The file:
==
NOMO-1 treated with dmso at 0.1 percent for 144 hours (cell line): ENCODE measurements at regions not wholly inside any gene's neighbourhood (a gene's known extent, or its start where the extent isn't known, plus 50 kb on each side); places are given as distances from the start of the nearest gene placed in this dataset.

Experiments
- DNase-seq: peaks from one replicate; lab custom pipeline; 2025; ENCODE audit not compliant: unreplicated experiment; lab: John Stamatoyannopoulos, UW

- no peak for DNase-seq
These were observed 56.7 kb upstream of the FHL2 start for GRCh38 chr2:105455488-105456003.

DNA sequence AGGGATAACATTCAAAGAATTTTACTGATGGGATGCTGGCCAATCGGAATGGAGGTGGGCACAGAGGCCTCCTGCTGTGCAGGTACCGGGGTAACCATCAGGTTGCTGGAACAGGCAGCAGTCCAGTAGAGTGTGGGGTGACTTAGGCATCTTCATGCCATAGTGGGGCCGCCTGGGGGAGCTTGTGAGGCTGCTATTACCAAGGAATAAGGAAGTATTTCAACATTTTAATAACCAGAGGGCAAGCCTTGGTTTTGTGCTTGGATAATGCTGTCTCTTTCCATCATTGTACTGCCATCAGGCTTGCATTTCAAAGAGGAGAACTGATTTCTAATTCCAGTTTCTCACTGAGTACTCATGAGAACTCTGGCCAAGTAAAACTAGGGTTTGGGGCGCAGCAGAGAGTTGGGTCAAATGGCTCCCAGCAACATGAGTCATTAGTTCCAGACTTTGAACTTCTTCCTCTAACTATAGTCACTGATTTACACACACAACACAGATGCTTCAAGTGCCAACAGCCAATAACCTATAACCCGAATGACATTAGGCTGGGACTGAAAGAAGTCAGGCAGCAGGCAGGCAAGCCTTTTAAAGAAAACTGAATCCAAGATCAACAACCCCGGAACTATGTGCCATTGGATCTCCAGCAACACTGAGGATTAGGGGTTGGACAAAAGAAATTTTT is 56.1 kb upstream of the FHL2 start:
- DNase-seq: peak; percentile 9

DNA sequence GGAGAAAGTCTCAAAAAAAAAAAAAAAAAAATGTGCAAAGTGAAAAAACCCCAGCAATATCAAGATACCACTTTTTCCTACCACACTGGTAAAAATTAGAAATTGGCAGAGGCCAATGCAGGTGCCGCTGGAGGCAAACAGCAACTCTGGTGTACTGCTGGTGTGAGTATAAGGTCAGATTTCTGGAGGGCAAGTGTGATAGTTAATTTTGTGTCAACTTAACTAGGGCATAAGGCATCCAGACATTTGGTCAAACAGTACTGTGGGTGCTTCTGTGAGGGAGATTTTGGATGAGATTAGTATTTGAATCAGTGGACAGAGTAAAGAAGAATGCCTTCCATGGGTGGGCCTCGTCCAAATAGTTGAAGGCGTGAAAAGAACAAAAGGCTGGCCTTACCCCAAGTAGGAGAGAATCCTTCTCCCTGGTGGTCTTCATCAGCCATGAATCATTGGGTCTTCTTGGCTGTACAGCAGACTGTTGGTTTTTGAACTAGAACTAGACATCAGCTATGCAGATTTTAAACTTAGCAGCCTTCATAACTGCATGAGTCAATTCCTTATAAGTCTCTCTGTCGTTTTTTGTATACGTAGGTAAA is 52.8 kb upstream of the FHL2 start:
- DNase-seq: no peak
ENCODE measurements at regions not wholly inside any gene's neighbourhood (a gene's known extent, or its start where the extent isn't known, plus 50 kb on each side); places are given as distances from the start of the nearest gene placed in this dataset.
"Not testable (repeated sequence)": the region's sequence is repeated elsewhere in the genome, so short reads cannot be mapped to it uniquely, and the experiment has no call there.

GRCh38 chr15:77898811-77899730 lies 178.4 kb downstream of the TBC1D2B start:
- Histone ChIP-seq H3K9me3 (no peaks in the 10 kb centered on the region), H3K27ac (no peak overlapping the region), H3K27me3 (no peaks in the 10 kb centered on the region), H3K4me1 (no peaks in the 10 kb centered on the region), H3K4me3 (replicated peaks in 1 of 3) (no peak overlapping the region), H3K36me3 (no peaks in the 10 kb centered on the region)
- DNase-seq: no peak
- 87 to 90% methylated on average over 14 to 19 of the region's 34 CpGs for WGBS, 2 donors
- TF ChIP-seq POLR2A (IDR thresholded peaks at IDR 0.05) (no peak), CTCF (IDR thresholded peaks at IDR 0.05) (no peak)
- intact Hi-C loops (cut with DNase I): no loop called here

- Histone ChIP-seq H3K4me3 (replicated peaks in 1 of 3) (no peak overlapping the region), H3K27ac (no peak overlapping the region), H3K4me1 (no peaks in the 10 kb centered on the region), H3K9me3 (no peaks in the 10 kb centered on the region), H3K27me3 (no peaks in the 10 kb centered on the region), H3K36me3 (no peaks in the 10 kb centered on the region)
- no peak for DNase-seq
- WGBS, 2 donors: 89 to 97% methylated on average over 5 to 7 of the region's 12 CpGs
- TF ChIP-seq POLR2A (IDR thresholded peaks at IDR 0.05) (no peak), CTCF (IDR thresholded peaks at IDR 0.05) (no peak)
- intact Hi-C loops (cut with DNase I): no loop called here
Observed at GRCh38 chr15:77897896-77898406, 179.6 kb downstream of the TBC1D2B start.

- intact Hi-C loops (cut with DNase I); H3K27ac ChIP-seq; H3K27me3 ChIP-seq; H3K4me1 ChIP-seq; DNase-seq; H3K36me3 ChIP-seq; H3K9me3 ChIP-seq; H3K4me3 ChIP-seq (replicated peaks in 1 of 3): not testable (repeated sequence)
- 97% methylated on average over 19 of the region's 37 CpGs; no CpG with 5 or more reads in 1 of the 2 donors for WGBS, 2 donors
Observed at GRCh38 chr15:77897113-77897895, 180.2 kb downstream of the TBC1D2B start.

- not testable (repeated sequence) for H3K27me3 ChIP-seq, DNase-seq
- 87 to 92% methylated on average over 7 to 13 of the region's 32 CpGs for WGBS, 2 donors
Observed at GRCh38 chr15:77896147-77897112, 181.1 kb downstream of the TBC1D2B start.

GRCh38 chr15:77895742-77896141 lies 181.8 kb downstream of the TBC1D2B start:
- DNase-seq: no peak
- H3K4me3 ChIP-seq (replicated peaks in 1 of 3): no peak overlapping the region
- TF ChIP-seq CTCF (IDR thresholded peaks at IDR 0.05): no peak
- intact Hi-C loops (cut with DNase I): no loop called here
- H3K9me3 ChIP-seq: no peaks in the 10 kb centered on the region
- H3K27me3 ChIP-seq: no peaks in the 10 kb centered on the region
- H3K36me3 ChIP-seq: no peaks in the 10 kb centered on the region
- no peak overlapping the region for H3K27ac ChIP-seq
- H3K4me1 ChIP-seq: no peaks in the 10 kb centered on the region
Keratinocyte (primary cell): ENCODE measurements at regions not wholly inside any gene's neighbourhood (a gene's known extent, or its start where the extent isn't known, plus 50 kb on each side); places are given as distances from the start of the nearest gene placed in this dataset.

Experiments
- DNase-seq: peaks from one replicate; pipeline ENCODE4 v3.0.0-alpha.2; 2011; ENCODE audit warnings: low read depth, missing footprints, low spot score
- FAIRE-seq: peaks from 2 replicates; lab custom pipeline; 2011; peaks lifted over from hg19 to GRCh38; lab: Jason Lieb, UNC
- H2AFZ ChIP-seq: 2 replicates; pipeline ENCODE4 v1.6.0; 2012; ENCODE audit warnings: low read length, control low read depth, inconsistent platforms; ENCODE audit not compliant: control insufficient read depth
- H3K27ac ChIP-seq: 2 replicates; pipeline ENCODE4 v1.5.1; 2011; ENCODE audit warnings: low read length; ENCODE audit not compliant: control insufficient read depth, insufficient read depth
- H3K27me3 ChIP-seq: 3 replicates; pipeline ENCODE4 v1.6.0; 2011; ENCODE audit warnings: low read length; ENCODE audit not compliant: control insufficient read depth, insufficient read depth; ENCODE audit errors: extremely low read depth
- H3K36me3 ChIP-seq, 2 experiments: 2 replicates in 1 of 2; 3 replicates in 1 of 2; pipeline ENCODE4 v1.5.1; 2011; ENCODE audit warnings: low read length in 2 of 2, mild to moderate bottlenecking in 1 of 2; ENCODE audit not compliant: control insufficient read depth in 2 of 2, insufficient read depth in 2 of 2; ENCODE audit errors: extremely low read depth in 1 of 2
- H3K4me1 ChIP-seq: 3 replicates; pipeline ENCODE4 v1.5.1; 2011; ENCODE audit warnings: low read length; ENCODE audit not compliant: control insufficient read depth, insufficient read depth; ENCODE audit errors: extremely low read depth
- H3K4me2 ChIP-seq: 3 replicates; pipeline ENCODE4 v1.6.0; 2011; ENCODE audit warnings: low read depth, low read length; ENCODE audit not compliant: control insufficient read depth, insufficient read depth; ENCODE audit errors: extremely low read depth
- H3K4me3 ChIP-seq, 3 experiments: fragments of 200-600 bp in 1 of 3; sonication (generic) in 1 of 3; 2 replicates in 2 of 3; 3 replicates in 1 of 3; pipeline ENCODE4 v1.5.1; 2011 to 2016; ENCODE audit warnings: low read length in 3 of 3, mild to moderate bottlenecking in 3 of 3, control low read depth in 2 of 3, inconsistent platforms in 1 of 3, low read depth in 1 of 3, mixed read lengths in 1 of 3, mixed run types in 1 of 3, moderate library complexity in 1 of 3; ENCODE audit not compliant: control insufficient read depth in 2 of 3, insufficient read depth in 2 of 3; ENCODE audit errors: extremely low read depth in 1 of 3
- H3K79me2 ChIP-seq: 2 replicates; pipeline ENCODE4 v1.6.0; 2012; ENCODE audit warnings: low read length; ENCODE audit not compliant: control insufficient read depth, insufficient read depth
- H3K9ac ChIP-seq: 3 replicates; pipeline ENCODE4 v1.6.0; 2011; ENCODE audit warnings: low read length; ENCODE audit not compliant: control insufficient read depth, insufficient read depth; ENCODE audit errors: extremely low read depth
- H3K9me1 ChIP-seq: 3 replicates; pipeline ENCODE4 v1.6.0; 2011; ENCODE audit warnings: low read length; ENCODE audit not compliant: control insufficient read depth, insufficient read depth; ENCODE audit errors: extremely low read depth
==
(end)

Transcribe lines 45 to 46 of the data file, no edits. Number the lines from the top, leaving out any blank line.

- H3K27ac ChIP-seq: 2 replicates; pipeline ENCODE4 v1.5.1; 2011; ENCODE audit warnings: low read length; ENCODE audit not compliant: control insufficient read depth, insufficient read depth
- H3K27me3 ChIP-seq: 3 replicates; pipeline ENCODE4 v1.6.0; 2011; ENCODE audit warnings: low read length; ENCODE audit not compliant: control insufficient read depth, insufficient read depth; ENCODE audit errors: extremely low read depth